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Judge upholds L.A.'s 'clean truck' initiative

A federal judge on Thursday upheld Los Angeles Mayor Antonio Villaraigosa's plan to require truck drivers that move through the Port of Los Angeles to comply with rules dealing with hiring, parking and truck maintenance.

In a 57-page ruling, U.S. District Judge Christina Snyder rejected arguments from the American Trucking Assn., which contended that Villaraigosa's "clean truck" initiative ran afoul of federal laws dealing with transportation safety and interstate commerce.

A representative of the trucking organization did not respond to a request for comment. But Villaraigosa hailed the ruling, saying it will finally allow the harbor department to proceed with the unfinished portions of his clean truck program.

"This decision is evidence that we are making real progress on growing and greening our port," he said in a statement.

Villaraigosa's five appointees on the Los Angeles Harbor Commission voted in 2008 to require that each truck driver obtain a concession agreement from the city. Those agreements included a provision, backed by the Teamsters Union, that truck drivers moving through the harbor must be employed by a trucking company.

The Port of Los Angeles has spent more than $57 million to bring new, cleaner-burning trucks into the port, much of it in the form of subsidies for companies purchasing new vehicles, said Tom Russell, general counsel for the harbor department.

Snyder concluded that the concession agreements were a "business necessity" that allowed harbor officials to protect its financial interests. In her ruling, she said that air pollution from trucks had jeopardized the port's future as a commercial enterprise, with lawsuits over emissions stalling growth at the harbor for seven years -- just as other ports were growing dramatically.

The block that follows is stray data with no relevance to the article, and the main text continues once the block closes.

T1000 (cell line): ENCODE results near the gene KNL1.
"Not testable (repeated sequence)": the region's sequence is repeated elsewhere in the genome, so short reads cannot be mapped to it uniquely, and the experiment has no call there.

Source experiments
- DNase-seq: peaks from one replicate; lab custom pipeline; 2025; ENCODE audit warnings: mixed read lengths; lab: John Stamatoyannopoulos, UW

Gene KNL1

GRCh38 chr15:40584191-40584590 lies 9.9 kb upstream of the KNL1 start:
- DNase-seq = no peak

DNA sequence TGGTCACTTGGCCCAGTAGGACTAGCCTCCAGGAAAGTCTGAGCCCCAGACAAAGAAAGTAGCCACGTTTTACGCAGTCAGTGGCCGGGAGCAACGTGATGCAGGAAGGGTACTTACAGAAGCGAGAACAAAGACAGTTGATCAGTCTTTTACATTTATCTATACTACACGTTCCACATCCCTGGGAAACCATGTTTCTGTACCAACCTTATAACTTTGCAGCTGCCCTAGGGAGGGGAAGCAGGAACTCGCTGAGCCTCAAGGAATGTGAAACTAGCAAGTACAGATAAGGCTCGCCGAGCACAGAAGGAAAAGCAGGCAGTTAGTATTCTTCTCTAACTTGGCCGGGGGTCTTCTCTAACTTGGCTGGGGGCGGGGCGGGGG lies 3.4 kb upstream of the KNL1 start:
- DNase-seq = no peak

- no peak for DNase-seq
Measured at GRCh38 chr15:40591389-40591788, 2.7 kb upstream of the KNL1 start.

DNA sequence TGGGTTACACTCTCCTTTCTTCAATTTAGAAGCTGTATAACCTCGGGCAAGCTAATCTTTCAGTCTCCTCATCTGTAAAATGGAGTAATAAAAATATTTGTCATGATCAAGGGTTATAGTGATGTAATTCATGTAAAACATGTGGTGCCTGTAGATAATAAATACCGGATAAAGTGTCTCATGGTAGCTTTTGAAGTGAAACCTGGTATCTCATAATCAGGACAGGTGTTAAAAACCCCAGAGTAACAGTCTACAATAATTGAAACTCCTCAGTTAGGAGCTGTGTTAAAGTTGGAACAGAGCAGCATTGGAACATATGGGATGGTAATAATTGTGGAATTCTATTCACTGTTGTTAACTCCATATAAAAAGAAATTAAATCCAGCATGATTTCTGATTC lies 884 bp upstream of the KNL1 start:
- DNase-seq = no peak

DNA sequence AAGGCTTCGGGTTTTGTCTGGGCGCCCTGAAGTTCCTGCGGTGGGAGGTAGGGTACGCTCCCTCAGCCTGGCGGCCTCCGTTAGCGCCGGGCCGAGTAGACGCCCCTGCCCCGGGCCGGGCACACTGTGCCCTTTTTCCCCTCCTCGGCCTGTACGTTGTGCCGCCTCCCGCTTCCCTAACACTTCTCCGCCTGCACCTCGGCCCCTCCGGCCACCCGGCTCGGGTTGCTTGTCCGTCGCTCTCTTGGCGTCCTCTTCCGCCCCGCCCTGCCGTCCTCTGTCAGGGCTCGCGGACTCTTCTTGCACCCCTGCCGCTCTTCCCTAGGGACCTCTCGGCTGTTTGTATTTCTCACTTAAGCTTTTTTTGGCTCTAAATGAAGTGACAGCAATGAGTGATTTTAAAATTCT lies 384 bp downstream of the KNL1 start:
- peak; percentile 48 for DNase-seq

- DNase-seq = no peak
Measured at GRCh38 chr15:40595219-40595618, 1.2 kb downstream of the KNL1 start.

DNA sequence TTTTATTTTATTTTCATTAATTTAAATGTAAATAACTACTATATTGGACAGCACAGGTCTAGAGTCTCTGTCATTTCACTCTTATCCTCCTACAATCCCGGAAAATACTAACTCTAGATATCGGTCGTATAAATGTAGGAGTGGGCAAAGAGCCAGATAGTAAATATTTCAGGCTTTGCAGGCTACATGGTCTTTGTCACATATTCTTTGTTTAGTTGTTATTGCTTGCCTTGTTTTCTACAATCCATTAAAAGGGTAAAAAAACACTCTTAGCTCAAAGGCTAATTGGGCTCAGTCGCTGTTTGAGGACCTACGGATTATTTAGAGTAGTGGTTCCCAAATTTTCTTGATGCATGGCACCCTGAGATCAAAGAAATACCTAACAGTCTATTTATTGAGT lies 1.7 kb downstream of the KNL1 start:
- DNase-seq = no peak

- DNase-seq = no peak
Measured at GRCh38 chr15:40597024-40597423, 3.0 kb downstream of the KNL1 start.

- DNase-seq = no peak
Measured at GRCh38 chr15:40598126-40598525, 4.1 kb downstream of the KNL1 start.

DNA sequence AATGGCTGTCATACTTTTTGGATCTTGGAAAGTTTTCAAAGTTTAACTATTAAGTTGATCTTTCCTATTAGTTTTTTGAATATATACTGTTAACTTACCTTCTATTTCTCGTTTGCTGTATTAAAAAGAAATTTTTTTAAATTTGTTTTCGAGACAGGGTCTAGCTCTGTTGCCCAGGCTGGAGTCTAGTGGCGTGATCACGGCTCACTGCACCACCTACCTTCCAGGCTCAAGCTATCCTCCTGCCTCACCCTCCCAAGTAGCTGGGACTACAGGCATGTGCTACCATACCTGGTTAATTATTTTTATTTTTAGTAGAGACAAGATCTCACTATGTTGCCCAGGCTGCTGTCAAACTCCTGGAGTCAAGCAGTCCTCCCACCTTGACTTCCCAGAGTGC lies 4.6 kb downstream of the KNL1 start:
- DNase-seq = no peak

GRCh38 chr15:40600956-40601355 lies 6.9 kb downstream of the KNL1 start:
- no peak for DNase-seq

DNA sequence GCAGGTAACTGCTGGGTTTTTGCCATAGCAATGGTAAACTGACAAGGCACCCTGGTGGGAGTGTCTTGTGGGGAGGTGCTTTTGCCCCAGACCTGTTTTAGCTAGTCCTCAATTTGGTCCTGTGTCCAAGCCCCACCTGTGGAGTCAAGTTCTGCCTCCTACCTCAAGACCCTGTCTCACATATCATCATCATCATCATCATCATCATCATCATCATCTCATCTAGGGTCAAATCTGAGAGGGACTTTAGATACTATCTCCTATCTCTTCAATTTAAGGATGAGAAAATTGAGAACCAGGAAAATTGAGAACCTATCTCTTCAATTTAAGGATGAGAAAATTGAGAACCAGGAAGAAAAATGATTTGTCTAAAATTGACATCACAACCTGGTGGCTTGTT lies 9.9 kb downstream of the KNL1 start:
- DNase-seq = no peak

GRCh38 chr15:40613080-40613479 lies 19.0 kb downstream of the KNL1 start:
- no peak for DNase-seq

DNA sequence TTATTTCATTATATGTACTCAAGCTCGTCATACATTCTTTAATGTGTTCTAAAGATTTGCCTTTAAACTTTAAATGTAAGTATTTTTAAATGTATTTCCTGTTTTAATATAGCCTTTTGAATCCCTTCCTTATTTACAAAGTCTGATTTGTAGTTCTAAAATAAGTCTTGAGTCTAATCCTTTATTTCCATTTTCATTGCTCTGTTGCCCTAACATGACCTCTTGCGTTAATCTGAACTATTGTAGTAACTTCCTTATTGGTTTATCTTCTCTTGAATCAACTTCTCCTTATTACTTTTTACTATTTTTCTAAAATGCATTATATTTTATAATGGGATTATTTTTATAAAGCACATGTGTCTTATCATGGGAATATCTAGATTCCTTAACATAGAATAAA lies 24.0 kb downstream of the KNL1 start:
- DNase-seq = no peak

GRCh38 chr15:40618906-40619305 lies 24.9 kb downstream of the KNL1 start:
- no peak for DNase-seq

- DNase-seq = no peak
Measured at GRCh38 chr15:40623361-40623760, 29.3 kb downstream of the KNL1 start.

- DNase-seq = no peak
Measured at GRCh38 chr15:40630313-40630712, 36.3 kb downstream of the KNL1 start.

"The concession agreement helps the port manage its property and facilities as any private landlord and facilities operator would," she wrote.

Snyder also ruled that the employee provision would ensure that drivers have the available funds to maintain the environmentally friendly truck fleet -- protecting the port's financial investment in subsidized vehicles.

"We've maintained all along that the port is a business," Russell said. "And as a business, it needs to compete in a way that it deems appropriate."

Snyder issued an injunction in 2009 blocking portions of the mayor's clean truck plan from being implemented. City officials said they believe that Thursday's ruling will pave the way for that injunction to be lifted.

-- David Zahniser at Los Angeles City Hall

 
Comments () | Archives (6)

Wonderful news for supporters of both good jobs and clean air.

Another federal judge...another bad decision. Seems like the judiciary has more to say than the people these days. This is one issue the founding fathers were very concerned about.

This decision will be reversed as to the "provision, backed by the Teamsters Union, that truck drivers moving through the harbor must be employed by a trucking company."

That serves no rational purpose, and is instead an abuse of power to promote unions. If the supposed problem is ensuring drivers can afford a truck, then require a minimum credit score, or require them to post a bond.

Ol' Villaraigosa does have his way with the women, be it judges or news reporters!

Hopefully there will be appeals. Any rational person involved with this industry knows how outrageous and unnecessary this is all in disguise of "clean air."

Sorry Dottie, Good jobs and clean air is NOT what this is about. They are changing the way the trucking industry has operated for years. Whether a driver is an employee or an owner operator is irrelevant to clean air. They earn more money as owner operators. Unions in this day and age drive costs up and make it so there is no employee accountability. They can't be fired. If there is no consequence people as a whole won't do the right thing ie: WORK for their money.

The American Trucking Association's position is correct under the FAAA guidelines which states that states cannot impose any additional burdens on interstate transport that is not directly related to safety. I think this can be appealed and won.

This is also an example of the judges using the courts for a defacto "trial by ordeal", in which rather than ruling correctly, they rule like thay want, and expect the losing party to continue to struggle for their rights, if they want to have them.


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